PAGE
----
THE BUZZ ABOUT
We've come a long way since the days of wooden and hand-made brick pipe from the early 1900s. If you've never seen wooden pipe, the construction is ingenious. There's an angled wooden lath cut to form a circle. Surrounding this wooden circle is a continuous wrap of aluminum wire that not only holds the structure together but also keeps the swell-ing of the wood in check. Next, there was clay tile, copper, galvanized, steel, asbestos cement (AC), ductile iron and polyvinyl chloride (PVC) pipe. AC pipe posed the biggest en-vironmental and health threats, and to expose it now requires a white-suited and masked team of EPA specialists.
The PVC pipe evolution began in the 1940s but wasn't used for irrigation until the mid-1960s when pressurized PVC pipe had been developed. Skeptics at the time criticized the introduction of "plastic" pipe and claimed it could not pos-sibly outperform steel or AC pipe. The early PVC pipe didn't have strict regulations regarding strength, pressure rating, diameter or even manufacturing. However, once the familiar governing bodies of the American Water Works Association, ASTM International (originally known as the American Society for Testing and Materials) and others got involved, standards were created for PVC pipe manufacturers.
G O L F C O U R S E A P P L I C A T I O N O F P V C PIPE
PVC pipe has been used almost exclusively in the golf course industry since 1970. Golf course irrigation designers, golf course superintendents and installing contractors all have to been aware of the issues involved with PVC pipe and fit-tings. These include:
The class of PVC pipe used (CL 160 vs. CL 200 vs. C 900);
Adequate thrust blocks (or pipe joint restraints) at all fitting and valve locations and for changes in direction;
Deflection (bending) limits of PVC pipe (maximum of 5 percent);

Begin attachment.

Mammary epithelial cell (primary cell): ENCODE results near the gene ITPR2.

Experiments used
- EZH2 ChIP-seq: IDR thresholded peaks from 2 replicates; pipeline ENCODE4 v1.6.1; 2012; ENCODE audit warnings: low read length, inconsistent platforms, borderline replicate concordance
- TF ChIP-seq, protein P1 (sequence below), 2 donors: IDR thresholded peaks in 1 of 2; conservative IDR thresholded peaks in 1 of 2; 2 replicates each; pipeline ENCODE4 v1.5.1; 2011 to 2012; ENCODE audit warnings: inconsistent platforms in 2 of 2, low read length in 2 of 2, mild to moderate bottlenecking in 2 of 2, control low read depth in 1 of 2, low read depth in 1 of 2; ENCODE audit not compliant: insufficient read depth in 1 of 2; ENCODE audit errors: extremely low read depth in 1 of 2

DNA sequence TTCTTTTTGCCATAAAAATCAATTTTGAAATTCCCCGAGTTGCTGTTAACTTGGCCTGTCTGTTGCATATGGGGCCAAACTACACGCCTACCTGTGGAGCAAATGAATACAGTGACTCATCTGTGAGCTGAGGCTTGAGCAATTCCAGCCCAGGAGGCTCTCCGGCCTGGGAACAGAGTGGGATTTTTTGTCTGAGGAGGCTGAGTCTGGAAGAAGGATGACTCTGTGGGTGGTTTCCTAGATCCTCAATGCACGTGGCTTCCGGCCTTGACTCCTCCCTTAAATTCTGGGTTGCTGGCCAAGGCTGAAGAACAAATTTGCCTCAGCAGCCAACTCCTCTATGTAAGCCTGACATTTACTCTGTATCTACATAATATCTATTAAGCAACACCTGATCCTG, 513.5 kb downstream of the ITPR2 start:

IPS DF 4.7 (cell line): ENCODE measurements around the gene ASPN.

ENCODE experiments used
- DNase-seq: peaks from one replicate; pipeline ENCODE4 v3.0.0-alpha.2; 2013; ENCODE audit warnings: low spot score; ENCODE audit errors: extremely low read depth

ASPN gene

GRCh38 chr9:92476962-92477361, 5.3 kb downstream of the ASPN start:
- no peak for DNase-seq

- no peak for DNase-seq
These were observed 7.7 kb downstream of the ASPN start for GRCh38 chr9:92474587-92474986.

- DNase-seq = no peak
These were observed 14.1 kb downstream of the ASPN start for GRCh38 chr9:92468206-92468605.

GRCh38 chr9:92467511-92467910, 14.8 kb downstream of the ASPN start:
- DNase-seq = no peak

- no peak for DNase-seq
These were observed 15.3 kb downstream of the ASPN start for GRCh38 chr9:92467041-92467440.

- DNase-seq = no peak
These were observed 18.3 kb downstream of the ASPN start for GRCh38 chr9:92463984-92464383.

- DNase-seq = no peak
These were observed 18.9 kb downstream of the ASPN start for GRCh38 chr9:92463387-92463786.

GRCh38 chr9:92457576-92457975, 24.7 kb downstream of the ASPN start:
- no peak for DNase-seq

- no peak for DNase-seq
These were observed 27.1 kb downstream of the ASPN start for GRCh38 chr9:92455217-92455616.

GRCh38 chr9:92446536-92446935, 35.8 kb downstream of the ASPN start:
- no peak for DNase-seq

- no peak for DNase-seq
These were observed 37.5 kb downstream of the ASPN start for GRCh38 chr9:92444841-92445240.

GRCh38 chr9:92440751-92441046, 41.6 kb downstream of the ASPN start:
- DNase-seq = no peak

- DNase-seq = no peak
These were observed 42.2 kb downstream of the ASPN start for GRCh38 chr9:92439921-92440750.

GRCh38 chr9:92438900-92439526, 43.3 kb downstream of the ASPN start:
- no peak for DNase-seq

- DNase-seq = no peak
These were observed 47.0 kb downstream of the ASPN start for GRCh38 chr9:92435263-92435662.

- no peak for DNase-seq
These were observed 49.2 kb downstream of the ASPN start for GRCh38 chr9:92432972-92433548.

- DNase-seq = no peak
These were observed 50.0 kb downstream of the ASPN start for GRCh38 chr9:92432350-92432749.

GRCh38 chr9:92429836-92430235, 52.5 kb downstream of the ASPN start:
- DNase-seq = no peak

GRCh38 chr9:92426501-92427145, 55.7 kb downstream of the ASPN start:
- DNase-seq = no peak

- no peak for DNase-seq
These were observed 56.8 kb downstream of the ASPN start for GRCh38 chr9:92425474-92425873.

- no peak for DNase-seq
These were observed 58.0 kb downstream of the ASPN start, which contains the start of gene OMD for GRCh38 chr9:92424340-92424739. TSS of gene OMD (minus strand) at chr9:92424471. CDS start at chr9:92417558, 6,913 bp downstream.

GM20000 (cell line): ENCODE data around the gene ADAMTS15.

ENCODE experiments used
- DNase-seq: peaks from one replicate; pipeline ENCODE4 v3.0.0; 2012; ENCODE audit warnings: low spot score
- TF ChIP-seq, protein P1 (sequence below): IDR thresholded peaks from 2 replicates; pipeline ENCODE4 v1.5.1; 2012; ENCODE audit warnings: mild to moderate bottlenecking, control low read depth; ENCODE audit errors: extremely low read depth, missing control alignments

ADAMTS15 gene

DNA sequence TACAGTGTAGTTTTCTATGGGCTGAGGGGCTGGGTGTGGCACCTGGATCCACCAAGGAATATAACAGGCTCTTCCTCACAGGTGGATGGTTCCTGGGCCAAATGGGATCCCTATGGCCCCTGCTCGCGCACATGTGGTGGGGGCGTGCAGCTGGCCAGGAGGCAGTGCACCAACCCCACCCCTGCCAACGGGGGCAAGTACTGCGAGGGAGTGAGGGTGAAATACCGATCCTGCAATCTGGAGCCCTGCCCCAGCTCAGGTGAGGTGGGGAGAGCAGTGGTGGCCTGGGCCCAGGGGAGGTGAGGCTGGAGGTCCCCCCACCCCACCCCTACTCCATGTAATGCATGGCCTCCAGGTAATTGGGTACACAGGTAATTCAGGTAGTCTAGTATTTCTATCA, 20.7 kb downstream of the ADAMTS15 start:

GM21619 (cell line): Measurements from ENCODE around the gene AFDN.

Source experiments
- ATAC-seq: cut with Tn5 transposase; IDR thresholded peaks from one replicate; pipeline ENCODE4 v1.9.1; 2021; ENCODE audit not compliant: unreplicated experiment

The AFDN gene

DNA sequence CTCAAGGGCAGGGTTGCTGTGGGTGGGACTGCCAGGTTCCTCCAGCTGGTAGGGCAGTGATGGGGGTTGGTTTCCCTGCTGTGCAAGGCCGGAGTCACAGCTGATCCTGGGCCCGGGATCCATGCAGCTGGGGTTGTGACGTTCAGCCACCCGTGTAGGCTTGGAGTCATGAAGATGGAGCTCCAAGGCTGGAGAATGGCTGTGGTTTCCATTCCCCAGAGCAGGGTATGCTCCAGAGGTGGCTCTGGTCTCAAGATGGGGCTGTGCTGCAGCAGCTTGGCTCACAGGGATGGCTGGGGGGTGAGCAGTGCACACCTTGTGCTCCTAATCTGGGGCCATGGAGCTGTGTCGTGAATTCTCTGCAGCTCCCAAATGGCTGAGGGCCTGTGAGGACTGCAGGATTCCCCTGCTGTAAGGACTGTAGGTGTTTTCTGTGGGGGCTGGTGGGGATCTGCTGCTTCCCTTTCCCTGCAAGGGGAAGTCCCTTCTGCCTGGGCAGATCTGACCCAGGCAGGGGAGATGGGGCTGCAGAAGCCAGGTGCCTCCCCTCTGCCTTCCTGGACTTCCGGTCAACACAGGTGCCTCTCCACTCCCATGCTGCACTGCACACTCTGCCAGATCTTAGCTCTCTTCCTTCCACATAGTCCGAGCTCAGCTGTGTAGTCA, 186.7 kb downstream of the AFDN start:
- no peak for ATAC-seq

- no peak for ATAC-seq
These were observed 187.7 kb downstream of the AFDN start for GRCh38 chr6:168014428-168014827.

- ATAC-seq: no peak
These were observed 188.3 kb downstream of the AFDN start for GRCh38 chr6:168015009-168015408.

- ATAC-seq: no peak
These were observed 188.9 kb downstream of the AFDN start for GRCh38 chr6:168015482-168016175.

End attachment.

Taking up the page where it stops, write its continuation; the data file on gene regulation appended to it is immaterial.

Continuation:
Bedding of pipe and backfill material, particularly in rocky soil;
In cooler climates, preventing the freezing of any water in the pipe (draining and blowing down the irrigation sys-tems with air);
PPE A consultant's perspective on golf course irri pipe optio
A butt-fusion machine.
For smaller diameter pipe (3 inches and smaller), gluing the pipe properly with the correct primer, glue and method; and
The anticipated life expectancy of under-ground, pressurized PVC pipe and fittings.
T H E D E V E L O P M E N T O F H D P E PIPE
The newest pipe is high density polyethylene (HDPE). It came about as irrigation industry experts tried to improve the flexibility and durability of underground pipe. In the 1930s, European countries began using it for utilities. The United States began using it for gas and wa-ter utility lines in the 1950s. As the popularity of HDPE pipe increased, so did the technologi-cal advances. Manufacturers developed more fittings and improved the pipe manufacturing process and regulatory agencies developed standards for the industry.
In the late 1980s, HDPE pipe was intro-duced for golf applications in select areas of the United States.
In 1988, Jim Kirchdorfer of ISCO Industries is said to have been the first in the U.S. to use HDPE pipe entirely on a golf course at Quail Chase, a Kentucky golf course he owned. At that time he had to manufacture the fittings for his project because they were not yet made by any other company. Kirchdorfer introduced HDPE pipe to golf course irrigation systems in the late 1970s using HDPE on the tough appli-cations such as stream crossings, exposed pipe, intake pipe and poor soil conditions.
During this early period of HDPE pipe in golf irrigation, from the late 1980s until the mid-1990s, the selection of fittings for the pipe was limited. Manufacturers would make the fittings needed for each individual project. In the late 1990s, manufacturers finally began making the fittings that were most commonly used for golf irrigation. This was a big shot in the arm for the use of HDPE pipe in the golf irrigation industry.
An assembled mainline gate valve.
H D P E PIPE V S . P V C PIPE
Connecting pipe to pipe or pipe to fittings, such as HDPE tees, is done with a butt-fuse connec-tion. For this method with large diameter pipe (4 inches and above), two lengths of pipe are placed into a specialized fusion machine (most commonly a McElroy Tracstar).
The operator enters the appropriate data into the fusion machine (for example, 8-inch pipe in 60-degree weather conditions). The edges of the two ends to be fused are shaved, a heat plate heats the ends for the correct amount of time, and the ends are then placed together, essentially fusing them together. A "bead" is created around the outside and inside of the pipe where the fusion took place, and this bead should be the same thickness throughout.